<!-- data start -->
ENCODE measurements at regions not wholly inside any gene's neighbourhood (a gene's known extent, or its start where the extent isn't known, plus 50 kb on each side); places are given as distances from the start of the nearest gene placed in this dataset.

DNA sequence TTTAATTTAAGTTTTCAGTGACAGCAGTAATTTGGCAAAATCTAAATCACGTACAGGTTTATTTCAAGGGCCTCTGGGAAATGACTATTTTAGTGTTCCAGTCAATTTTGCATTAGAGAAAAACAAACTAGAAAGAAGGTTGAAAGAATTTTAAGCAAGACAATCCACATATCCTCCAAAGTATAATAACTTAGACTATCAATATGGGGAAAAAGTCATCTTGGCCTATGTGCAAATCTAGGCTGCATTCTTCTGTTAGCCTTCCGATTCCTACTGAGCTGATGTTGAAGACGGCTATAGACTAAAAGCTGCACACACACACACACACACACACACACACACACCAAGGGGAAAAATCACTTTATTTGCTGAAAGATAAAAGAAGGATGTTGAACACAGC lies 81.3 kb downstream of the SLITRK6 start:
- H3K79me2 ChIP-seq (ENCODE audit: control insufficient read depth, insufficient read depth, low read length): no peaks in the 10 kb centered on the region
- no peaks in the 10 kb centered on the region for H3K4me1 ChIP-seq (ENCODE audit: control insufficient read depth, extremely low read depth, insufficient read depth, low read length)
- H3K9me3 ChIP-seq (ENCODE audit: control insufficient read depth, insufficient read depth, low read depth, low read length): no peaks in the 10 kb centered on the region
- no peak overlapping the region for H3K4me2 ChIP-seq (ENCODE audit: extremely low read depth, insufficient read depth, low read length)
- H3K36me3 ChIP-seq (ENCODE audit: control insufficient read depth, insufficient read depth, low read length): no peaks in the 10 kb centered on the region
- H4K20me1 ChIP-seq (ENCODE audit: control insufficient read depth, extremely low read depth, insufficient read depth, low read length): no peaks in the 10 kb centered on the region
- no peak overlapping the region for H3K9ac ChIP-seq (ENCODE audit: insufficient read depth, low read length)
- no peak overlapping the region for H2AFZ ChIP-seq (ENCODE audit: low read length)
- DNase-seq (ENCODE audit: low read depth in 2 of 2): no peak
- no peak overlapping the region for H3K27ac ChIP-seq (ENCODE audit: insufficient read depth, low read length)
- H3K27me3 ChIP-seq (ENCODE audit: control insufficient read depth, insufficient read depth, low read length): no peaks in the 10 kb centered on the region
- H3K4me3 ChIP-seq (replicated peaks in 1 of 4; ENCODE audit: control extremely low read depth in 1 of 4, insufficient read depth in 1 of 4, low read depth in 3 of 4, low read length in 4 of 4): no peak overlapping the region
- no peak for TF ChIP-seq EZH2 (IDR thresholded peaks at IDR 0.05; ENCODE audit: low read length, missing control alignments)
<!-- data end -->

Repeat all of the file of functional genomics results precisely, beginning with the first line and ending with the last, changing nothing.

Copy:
ENCODE measurements at regions not wholly inside any gene's neighbourhood (a gene's known extent, or its start where the extent isn't known, plus 50 kb on each side); places are given as distances from the start of the nearest gene placed in this dataset.

DNA sequence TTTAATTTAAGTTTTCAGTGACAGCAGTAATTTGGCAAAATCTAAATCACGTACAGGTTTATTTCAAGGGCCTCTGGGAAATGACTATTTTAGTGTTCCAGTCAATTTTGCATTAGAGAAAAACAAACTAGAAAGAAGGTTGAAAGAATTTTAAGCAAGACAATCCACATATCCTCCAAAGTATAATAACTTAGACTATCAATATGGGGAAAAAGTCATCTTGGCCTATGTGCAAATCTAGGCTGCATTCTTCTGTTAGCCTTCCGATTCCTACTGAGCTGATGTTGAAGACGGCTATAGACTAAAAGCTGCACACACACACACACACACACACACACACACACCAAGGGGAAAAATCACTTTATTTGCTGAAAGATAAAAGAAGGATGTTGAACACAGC lies 81.3 kb downstream of the SLITRK6 start:
- H3K79me2 ChIP-seq (ENCODE audit: control insufficient read depth, insufficient read depth, low read length): no peaks in the 10 kb centered on the region
- no peaks in the 10 kb centered on the region for H3K4me1 ChIP-seq (ENCODE audit: control insufficient read depth, extremely low read depth, insufficient read depth, low read length)
- H3K9me3 ChIP-seq (ENCODE audit: control insufficient read depth, insufficient read depth, low read depth, low read length): no peaks in the 10 kb centered on the region
- no peak overlapping the region for H3K4me2 ChIP-seq (ENCODE audit: extremely low read depth, insufficient read depth, low read length)
- H3K36me3 ChIP-seq (ENCODE audit: control insufficient read depth, insufficient read depth, low read length): no peaks in the 10 kb centered on the region
- H4K20me1 ChIP-seq (ENCODE audit: control insufficient read depth, extremely low read depth, insufficient read depth, low read length): no peaks in the 10 kb centered on the region
- no peak overlapping the region for H3K9ac ChIP-seq (ENCODE audit: insufficient read depth, low read length)
- no peak overlapping the region for H2AFZ ChIP-seq (ENCODE audit: low read length)
- DNase-seq (ENCODE audit: low read depth in 2 of 2): no peak
- no peak overlapping the region for H3K27ac ChIP-seq (ENCODE audit: insufficient read depth, low read length)
- H3K27me3 ChIP-seq (ENCODE audit: control insufficient read depth, insufficient read depth, low read length): no peaks in the 10 kb centered on the region
- H3K4me3 ChIP-seq (replicated peaks in 1 of 4; ENCODE audit: control extremely low read depth in 1 of 4, insufficient read depth in 1 of 4, low read depth in 3 of 4, low read length in 4 of 4): no peak overlapping the region
- no peak for TF ChIP-seq EZH2 (IDR thresholded peaks at IDR 0.05; ENCODE audit: low read length, missing control alignments)